Let us not forget the ever-present ugly head of politics getting involved too!

We have a local agency that had purchased two RT/P's just prior to an election for evaluation. The new guy who got elected immediately sent the RT's to surplus property without ever having been used on patrol. One never left the dealership. Any guess what the new guy likes to ride ?

Never mind that all the officers in the motor unit said the RT brakes were unbelievable as compared to the Road Kings they have used for years.
 

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Unions...

I won't go off into a heated discussion about that, but the police unions sometimes have strong ties to other unions (UAW, etc) and in some cases, department purchases are decided upon those ties. This is especially prevalent in the North East.
 

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There's really only one true choice for a police bike, isn't there???
Book em Deno! :cool:
 

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When Kawasaki stopped making its old police models, Tucson switched to Harleys. Why? The lieutenant in charge rides a Harley.

All departments in Wisconsin, including the state patrol, ride Harleys. Why? Where is Harley's headquarters?

Most departments in Arizona ride RT-Ps, but that is changing. I see more Honda STs now.

California, which has hundreds of RT-Ps, just switched to the new Kaw Concours because, I understand, it is more powerful.

Yes, the department picks the bike, but someone in the department in charge of motors and who has a personal bias can make the decision regardless of the facts.

So the choice of police motor often faces personal biases and politics.
 

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Around the Phoenix area we seem to have an equal number of RT-P and ST1300 riders. I can't remember which department uses which. They sure are a lot harder to outrun than the KZ-1000...

I had the cruise set on 120 for the last 90 miles since i got through Birmingham
He liked the Electra Glides better
I bet you like the Electra Glide better too, since at 120 he would never have caught you!
 

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Lawrence_D said:
Thanks Ponch! The LA County report is a great data resource!

Lawrence
The RTP still didi very well and I think it was a 2009. I am surprised they are switching to the C14. I found the riding position more cramped and bent over than the RT.
 

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Lawrence_D said:
My question, directed at any former or current police in the group, is do you as a mounted patrolman pick your bike, or does the municipality dictate what bike you ride.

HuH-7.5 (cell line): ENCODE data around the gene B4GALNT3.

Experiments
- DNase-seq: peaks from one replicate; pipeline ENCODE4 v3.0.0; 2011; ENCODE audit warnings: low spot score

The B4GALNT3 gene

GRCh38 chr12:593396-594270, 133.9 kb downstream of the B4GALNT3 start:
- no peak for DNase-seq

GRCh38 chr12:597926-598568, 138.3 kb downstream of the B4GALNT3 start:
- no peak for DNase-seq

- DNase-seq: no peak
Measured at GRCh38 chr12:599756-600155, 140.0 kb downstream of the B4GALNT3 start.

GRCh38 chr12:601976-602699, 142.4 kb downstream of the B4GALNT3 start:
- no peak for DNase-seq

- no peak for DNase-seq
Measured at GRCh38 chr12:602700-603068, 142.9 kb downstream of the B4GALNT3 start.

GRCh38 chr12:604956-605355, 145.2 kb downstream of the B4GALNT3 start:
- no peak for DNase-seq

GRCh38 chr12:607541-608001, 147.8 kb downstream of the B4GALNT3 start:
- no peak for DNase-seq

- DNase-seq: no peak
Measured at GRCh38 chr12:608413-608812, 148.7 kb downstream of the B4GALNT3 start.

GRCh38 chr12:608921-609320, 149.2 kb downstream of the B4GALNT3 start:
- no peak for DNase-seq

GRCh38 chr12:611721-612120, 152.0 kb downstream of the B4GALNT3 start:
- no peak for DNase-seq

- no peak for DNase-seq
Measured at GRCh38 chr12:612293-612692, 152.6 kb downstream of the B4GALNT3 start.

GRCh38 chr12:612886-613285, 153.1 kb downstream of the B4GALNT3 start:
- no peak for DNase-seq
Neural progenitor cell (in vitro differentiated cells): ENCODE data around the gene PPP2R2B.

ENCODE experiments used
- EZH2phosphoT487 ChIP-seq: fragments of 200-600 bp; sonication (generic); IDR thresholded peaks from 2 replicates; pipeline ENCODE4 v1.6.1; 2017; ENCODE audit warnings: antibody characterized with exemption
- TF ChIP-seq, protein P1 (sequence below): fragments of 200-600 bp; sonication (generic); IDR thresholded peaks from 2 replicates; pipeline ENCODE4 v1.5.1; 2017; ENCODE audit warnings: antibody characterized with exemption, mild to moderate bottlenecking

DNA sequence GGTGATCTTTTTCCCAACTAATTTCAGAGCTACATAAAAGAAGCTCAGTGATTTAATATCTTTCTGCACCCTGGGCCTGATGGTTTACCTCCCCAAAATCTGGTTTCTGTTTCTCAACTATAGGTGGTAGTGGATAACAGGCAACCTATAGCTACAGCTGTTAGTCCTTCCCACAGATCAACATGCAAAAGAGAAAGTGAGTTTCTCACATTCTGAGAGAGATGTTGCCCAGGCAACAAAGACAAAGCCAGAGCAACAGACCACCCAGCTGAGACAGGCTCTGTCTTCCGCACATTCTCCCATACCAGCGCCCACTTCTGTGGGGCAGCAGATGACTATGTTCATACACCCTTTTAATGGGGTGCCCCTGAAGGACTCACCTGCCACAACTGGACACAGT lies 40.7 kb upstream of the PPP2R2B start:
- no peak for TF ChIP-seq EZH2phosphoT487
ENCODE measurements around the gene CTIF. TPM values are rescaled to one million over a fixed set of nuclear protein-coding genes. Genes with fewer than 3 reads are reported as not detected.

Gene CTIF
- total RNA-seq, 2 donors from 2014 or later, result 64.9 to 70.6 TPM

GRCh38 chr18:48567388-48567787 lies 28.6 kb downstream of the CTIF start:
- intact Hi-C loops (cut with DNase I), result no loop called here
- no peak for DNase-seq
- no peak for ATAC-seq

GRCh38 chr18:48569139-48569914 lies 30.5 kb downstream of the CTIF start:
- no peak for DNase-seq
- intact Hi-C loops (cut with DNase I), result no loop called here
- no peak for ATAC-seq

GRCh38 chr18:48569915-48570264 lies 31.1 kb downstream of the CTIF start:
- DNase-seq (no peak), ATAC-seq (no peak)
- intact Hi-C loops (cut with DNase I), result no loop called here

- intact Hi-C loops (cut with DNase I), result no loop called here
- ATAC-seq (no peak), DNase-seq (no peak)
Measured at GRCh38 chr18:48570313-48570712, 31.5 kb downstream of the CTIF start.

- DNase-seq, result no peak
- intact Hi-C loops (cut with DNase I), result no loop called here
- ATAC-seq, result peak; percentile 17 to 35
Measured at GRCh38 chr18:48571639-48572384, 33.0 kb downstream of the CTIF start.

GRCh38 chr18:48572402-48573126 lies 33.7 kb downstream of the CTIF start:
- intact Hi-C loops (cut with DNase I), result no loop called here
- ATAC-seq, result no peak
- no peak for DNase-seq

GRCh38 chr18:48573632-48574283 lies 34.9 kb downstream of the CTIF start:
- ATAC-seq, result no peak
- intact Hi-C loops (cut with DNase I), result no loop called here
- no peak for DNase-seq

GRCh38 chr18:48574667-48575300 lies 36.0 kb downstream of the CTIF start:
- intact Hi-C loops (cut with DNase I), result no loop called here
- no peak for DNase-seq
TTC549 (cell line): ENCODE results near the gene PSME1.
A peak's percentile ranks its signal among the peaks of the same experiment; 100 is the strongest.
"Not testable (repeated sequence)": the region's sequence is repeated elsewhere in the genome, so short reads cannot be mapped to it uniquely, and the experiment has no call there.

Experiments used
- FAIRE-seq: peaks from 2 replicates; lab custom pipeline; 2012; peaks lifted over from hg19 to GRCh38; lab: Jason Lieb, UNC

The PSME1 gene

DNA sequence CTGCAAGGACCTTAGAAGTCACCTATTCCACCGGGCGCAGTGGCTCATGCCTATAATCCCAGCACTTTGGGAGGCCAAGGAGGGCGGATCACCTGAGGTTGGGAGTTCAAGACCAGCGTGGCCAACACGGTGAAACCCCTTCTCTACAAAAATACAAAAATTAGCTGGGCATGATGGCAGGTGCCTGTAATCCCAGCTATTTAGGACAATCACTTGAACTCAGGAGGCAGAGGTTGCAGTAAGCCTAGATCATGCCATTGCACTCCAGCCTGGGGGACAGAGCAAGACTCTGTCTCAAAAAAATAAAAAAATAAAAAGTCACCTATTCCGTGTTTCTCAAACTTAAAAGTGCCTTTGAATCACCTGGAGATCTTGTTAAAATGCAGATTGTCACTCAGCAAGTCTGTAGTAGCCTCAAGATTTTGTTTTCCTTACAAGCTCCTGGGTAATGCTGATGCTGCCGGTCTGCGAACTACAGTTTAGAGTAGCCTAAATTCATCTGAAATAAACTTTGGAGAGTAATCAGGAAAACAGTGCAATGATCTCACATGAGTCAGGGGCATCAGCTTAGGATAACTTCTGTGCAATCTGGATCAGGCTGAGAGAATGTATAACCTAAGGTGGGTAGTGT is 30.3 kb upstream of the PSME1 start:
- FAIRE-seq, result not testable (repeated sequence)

Yes. ;)

In most cases, the motorcops have input into the decision-making process, but the agency (or the state, county, city, town, whatever) makes the final decision.

As a general rule, they will take the specification set and let it out for bid, letting dealers and manufacturers' reps write proposals. Sometimes they will specify make and/or model, to fill in gaps in their current fleet (most agencies running BMWs started with the 1100, then went through the 1150 to get to the 1200).

CHP has started buying Kawasaki Enforcers (aka "The Batbike"), which are a modified Concours and tagged "Police Special 1400." They got there by specifying a feature set which both the BMW and Kawasaki met, then Kaw gave them better pricing. I would be surprised if Kaw is making a dollar each, they wanted to get a foot in the door on a new relationship with CHP, and as CHP goes, so do many other agencies.

Next time around, you can expect BMW to make come aggressive cuts in pricing to try to get CHP to stay with the RT-P, and you can bet that BMW, Kaw and every police agency in the West are watching this new batch of motors very carefully, to see if there are weaknesses that BMW can exploit before Kaw can correct.

Usually, an agency will have two or more generations of motor in the detail, and smaller departments may have one of everything -- a 2004 Kawasaki Police Special, 2006 Road King, 2008 BMW and 2010 Batbike -- each ridden by an officer who thinks that his is better than the others in the way which is most important to him.

Once the new motors arrive, they are usually offered on the basis of seniority, but I know supervisors who stayed on the Kawasaki when the HDs arrived and even to this day keep the old motor rather than go to the BMWs.
 

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Ponch said:
The LASD report is available as a PDF:

http://www.lasdhq.org/sites/motorcycle-test/2010.pdf

Take the Michigan numbers with a grain of salt. That's Harley territory, their riders know the Harley VERY well and are able to get the absolute top performance from them, which they would not get from the BMW or Kaw.

For instance, note the higher 0-20mph and 0-30mph numbers for the BMW and Kaw -- yet we know that we've got a rate on the Road King in the first ten feet. I'm going to guess that this was due to the riders' fear of bringing the front wheel off the ground.